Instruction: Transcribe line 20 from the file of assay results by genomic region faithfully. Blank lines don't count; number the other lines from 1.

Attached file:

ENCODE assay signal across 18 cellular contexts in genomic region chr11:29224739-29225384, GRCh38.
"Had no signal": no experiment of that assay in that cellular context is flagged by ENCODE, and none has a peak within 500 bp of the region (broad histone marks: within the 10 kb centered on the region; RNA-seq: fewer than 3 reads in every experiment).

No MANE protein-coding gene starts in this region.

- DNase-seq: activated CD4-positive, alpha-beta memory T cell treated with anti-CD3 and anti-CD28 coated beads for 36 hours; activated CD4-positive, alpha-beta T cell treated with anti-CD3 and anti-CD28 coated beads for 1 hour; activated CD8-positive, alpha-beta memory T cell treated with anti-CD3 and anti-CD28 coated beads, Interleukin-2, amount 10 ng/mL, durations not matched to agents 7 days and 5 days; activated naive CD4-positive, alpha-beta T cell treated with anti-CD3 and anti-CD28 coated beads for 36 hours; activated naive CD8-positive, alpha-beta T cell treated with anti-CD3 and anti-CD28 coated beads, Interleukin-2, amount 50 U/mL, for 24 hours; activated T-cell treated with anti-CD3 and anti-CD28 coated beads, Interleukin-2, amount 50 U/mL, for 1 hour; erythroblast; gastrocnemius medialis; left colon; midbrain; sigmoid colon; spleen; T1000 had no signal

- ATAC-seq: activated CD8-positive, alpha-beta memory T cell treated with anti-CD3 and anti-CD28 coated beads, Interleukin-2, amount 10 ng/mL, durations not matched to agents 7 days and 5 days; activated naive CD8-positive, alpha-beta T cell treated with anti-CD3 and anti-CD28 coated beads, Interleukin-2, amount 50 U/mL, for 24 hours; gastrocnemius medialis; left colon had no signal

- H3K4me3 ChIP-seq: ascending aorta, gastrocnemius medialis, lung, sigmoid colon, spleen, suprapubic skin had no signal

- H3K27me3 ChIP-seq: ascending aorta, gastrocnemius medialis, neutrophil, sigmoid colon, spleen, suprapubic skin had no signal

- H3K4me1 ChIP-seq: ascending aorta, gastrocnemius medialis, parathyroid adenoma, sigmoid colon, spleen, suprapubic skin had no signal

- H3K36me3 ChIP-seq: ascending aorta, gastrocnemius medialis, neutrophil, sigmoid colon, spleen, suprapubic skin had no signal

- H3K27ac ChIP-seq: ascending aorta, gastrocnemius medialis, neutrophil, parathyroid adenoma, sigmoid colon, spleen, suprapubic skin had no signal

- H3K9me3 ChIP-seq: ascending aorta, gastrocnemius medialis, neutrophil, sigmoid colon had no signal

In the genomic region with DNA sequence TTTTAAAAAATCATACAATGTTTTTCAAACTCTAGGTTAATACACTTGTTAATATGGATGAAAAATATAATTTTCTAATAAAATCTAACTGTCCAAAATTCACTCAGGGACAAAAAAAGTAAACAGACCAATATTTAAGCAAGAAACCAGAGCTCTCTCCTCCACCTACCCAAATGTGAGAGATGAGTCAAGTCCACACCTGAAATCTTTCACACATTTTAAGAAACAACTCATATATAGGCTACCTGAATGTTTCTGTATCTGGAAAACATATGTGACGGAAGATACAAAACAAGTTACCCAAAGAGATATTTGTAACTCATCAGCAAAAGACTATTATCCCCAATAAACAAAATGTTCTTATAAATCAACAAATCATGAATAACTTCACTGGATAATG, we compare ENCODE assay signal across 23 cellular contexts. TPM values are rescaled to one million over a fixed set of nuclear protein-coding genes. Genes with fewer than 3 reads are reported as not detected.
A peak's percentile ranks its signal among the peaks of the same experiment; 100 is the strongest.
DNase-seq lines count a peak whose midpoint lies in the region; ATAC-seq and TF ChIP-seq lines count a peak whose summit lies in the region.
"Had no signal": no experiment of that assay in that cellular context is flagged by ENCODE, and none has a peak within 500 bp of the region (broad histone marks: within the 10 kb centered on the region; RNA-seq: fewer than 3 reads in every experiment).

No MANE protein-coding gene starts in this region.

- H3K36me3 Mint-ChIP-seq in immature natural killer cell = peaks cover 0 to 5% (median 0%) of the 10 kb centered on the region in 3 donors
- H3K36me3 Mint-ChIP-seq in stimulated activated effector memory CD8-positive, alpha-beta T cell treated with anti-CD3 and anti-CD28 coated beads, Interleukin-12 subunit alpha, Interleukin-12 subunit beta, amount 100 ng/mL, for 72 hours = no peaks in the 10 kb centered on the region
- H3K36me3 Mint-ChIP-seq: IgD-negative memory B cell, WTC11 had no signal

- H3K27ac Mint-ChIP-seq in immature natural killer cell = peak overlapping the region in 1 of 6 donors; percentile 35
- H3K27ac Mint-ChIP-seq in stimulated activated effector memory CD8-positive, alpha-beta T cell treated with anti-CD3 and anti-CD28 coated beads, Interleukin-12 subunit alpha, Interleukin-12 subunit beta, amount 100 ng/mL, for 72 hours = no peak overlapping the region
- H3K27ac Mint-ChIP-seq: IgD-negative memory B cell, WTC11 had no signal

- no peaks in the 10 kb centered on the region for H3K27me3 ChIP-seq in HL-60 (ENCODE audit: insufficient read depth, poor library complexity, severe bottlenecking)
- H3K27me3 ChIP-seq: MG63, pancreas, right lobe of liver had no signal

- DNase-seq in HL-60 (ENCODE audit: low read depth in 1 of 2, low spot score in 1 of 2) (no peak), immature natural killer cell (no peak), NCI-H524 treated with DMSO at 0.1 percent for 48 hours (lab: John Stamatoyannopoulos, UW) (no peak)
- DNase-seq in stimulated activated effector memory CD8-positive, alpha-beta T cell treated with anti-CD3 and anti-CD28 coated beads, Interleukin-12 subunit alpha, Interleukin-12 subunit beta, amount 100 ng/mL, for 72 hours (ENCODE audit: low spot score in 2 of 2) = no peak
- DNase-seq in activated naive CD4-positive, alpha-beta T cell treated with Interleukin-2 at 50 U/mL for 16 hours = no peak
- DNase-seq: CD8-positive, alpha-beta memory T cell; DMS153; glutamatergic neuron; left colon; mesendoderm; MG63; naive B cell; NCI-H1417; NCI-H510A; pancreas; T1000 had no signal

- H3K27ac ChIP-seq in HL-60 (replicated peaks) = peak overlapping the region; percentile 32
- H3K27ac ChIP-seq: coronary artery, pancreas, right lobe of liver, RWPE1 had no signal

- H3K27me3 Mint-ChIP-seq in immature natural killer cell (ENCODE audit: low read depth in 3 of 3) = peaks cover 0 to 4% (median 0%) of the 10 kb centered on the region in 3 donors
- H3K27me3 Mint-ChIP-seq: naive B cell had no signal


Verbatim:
- H3K27ac Mint-ChIP-seq in immature natural killer cell = peak overlapping the region in 1 of 6 donors; percentile 35